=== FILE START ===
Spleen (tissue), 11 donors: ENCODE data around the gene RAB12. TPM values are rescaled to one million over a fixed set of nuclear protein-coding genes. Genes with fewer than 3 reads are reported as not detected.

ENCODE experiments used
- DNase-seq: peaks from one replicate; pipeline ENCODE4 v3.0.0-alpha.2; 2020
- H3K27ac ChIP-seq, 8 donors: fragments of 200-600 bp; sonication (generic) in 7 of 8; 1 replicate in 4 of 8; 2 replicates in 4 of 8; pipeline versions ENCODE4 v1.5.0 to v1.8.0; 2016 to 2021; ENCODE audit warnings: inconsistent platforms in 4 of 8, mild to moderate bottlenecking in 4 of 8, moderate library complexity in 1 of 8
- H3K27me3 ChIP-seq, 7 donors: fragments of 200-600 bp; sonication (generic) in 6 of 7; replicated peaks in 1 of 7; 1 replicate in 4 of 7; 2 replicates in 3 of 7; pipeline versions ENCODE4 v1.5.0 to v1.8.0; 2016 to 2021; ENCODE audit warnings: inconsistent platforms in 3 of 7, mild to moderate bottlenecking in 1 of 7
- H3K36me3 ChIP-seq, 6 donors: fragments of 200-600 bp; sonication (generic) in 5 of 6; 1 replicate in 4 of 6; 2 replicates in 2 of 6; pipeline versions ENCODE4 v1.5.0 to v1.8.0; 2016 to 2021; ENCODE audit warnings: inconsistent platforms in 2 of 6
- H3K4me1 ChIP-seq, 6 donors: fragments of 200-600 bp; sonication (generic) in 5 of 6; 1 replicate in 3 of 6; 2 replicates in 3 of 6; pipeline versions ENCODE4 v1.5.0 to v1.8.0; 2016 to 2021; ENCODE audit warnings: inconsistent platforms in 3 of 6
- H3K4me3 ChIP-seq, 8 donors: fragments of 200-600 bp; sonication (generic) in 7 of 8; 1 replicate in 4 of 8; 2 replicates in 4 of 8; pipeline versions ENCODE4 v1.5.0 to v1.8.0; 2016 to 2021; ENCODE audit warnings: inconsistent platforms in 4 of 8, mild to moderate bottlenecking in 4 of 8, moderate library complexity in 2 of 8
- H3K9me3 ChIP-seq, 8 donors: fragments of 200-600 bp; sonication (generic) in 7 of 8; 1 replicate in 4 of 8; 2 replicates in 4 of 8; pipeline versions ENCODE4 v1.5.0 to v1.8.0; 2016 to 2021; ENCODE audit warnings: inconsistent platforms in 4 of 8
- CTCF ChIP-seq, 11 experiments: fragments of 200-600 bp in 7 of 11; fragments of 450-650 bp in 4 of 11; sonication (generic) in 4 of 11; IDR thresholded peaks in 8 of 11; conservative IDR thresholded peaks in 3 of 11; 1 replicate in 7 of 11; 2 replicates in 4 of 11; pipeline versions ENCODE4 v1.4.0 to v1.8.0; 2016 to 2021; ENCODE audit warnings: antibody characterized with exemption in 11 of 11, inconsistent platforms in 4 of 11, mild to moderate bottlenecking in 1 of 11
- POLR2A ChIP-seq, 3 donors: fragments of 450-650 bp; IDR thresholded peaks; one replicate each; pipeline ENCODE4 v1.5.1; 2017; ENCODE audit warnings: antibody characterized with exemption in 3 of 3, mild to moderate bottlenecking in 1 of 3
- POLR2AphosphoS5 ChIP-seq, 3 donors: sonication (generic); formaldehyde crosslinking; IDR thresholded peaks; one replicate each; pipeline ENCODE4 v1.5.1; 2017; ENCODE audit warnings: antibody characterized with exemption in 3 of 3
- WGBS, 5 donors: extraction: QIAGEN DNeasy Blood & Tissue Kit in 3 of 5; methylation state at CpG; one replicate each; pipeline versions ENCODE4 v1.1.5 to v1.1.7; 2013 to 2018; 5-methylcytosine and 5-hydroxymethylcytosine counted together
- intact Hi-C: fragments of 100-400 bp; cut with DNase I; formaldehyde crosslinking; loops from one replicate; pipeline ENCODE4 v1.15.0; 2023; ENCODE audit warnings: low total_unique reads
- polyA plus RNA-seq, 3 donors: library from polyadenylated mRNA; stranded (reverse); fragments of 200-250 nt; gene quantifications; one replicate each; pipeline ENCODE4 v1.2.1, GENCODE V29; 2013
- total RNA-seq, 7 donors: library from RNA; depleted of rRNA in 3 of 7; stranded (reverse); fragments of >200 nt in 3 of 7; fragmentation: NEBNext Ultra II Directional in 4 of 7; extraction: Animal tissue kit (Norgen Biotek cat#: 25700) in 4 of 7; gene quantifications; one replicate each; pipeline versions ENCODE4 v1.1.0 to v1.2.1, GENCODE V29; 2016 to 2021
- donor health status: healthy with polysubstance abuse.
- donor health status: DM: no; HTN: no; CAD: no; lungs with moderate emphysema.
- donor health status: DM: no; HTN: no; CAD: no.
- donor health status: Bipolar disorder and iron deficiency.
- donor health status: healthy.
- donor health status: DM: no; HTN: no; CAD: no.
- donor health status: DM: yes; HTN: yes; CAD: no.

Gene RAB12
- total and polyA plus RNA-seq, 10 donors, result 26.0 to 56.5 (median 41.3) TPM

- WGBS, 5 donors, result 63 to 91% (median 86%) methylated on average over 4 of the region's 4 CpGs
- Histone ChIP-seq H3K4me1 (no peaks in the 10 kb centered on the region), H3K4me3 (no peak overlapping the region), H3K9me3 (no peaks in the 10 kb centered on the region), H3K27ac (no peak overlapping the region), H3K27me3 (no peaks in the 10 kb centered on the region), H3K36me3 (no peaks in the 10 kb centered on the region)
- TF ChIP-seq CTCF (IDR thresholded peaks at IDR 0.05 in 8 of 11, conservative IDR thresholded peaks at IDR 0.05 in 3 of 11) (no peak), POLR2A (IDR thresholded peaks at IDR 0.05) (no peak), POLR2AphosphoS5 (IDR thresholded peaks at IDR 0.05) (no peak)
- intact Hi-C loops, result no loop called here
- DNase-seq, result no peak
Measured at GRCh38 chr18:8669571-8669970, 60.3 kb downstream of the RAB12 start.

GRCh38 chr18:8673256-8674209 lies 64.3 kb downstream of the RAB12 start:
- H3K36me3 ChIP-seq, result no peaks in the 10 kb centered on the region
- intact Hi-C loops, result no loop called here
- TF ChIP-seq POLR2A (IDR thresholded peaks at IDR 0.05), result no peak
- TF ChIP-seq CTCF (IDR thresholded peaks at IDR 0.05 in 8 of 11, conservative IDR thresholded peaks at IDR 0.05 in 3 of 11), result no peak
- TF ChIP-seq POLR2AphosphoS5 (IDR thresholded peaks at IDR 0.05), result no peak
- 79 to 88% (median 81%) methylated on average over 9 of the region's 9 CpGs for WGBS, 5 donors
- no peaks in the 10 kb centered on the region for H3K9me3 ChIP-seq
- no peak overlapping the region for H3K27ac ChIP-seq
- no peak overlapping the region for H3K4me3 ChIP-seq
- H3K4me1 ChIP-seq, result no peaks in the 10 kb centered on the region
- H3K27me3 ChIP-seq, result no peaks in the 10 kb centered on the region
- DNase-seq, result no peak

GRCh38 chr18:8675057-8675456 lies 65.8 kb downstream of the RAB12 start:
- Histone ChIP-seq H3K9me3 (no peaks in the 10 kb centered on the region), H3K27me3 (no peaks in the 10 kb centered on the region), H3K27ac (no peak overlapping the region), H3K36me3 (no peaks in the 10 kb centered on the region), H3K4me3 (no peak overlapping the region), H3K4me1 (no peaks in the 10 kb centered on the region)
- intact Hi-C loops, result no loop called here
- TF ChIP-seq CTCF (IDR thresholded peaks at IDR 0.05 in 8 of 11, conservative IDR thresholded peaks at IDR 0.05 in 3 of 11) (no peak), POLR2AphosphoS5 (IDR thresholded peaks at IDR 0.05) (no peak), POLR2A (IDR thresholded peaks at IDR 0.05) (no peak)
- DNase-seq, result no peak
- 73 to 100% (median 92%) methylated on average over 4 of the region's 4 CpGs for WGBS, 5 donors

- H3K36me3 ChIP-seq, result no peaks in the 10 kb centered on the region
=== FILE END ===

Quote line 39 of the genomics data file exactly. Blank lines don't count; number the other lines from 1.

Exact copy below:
- no peaks in the 10 kb centered on the region for H3K9me3 ChIP-seq